Israel and the Creation of Hamas
In lengthy article in 2002 for the UPI, Richard Sale discussed the history of the Israel/Hamas relationship. Here are some excerpts:
Israel "aided Hamas directly -- the Israelis wanted to use it as a counterbalance to the PLO (Palestinian Liberation Organization)," said Tony Cordesman, Middle East analyst for the Center for Strategic Studies.
Israel's support for Hamas "was a direct attempt to divide and dilute support for a strong, secular PLO by using a competing religious alternative," said a former senior CIA official.
According to documents United Press International obtained from the Israel-based Institute for Counter Terrorism, Hamas evolved from cells of the Muslim Brotherhood, founded in Egypt in 1928. Islamic movements in Israel and Palestine were "weak and dormant" until after the 1967 Six Day War in which Israel scored a stunning victory over its Arab enemies.
According to U.S. administration officials, funds for the movement came from the oil-producing states and directly and indirectly from Israel. The PLO was secular and leftist and promoted Palestinian nationalism. Hamas wanted to set up a transnational state under the rule of Islam, much like Khomeini's Iran.
What took Israeli leaders by surprise was the way the Islamic movements began to surge after the Iranian revolution, after armed resistance to Israel sprang up in southern Lebanon vis-�-vis the Hezbollah, backed by Iran, these sources said.
"Nothing provides the energy for imitation as much as success," commented one administration expert.....
But with the triumph of the Khomeini revolution in Iran, with the birth of Iranian-backed Hezbollah terrorism in Lebanon, Hamas began to gain in strength in Gaza and then in the West Bank, relying on terror to resist the Israeli occupation.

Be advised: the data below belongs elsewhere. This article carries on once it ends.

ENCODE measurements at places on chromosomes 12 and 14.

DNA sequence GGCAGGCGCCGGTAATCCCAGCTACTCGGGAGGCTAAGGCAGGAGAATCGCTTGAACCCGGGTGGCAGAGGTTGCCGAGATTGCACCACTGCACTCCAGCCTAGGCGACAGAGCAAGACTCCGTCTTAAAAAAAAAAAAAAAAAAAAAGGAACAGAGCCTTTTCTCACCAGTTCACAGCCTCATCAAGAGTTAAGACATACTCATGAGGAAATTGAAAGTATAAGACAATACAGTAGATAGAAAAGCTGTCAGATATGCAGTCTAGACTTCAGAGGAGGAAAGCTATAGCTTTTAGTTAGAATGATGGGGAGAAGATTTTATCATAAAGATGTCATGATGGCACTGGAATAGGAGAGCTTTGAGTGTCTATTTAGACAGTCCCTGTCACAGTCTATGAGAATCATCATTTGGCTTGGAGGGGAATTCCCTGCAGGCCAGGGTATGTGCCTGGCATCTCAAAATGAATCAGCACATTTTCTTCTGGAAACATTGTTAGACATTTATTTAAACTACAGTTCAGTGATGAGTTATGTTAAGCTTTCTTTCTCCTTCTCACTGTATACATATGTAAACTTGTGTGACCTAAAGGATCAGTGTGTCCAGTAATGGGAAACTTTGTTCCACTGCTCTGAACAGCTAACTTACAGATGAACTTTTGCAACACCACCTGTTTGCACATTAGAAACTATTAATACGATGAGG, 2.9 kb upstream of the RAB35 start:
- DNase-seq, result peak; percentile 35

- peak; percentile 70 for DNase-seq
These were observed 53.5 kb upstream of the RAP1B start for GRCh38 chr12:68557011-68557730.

Israel was certainly funding the group at that time. One U.S. intelligence source who asked not to be named said that not only was Hamas being funded as a "counterweight" to the PLO, Israeli aid had another purpose: "To help identify and channel towards Israeli agents Hamas members who were dangerous terrorists."
In addition, by infiltrating Hamas, Israeli informers could only listen to debates on policy and identify Hamas members who "were dangerous hard-liners," the official said.
In the end, as Hamas set up a very comprehensive counterintelligence system, many collaborators with Israel were weeded out and shot. Violent acts of terrorism became the central tenet, and Hamas, unlike the PLO, was unwilling to compromise in any way with Israel, refusing to acquiesce in its very existence.
But even then, some in Israel saw some benefits to be had in trying to continue to give Hamas support: "The thinking on the part of some of the right-wing Israeli establishment was that Hamas and the others, if they gained control, would refuse to have any part of the peace process and would torpedo any agreements put in place," said a U.S. government official who asked not to be named.
"Israel would still be the only democracy in the region for the United States to deal with," he said.
All of which disgusts some former U.S. intelligence officials.
"The thing wrong with so many Israeli operations is that they try to be too sexy," said former CIA official Vincent Cannestraro.
According to former State Department counter-terrorism official Larry Johnson, "the Israelis are their own worst enemies when it comes to fighting terrorism."
"The Israelis are like a guy who sets fire to his hair and then tries to put it out by hitting it with a hammer."
"They do more to incite and sustain terrorism than curb it," he said.
Aid to Hamas may have looked clever, "but it was hardly designed to help smooth the waters," he said. "An operation like that gives weight to President George Bush's remark about there being a crisis in education."
Cordesman said that a similar attempt by Egyptian intelligence to fund Egypt's fundamentalists had also come to grief because of "misreading of the complexities."
An Israeli defense official was asked if Israel had given aid to Hamas said, "I am not able to answer that question. I was in Lebanon commanding a unit at the time, besides it is not my field of interest."